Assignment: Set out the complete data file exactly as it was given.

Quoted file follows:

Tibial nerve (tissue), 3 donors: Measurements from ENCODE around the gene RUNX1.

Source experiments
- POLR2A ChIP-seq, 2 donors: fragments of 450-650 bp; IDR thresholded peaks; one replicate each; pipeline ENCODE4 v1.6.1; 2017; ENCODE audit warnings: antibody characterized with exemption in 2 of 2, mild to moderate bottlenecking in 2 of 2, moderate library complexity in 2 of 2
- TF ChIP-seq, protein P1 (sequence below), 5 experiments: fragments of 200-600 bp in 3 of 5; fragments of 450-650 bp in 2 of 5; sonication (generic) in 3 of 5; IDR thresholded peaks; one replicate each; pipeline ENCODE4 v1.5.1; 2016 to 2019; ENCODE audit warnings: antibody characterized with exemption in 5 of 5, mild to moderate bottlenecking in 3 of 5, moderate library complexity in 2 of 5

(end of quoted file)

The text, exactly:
Tibial nerve (tissue), 3 donors: Measurements from ENCODE around the gene RUNX1.

Source experiments
- POLR2A ChIP-seq, 2 donors: fragments of 450-650 bp; IDR thresholded peaks; one replicate each; pipeline ENCODE4 v1.6.1; 2017; ENCODE audit warnings: antibody characterized with exemption in 2 of 2, mild to moderate bottlenecking in 2 of 2, moderate library complexity in 2 of 2
- TF ChIP-seq, protein P1 (sequence below), 5 experiments: fragments of 200-600 bp in 3 of 5; fragments of 450-650 bp in 2 of 5; sonication (generic) in 3 of 5; IDR thresholded peaks; one replicate each; pipeline ENCODE4 v1.5.1; 2016 to 2019; ENCODE audit warnings: antibody characterized with exemption in 5 of 5, mild to moderate bottlenecking in 3 of 5, moderate library complexity in 2 of 5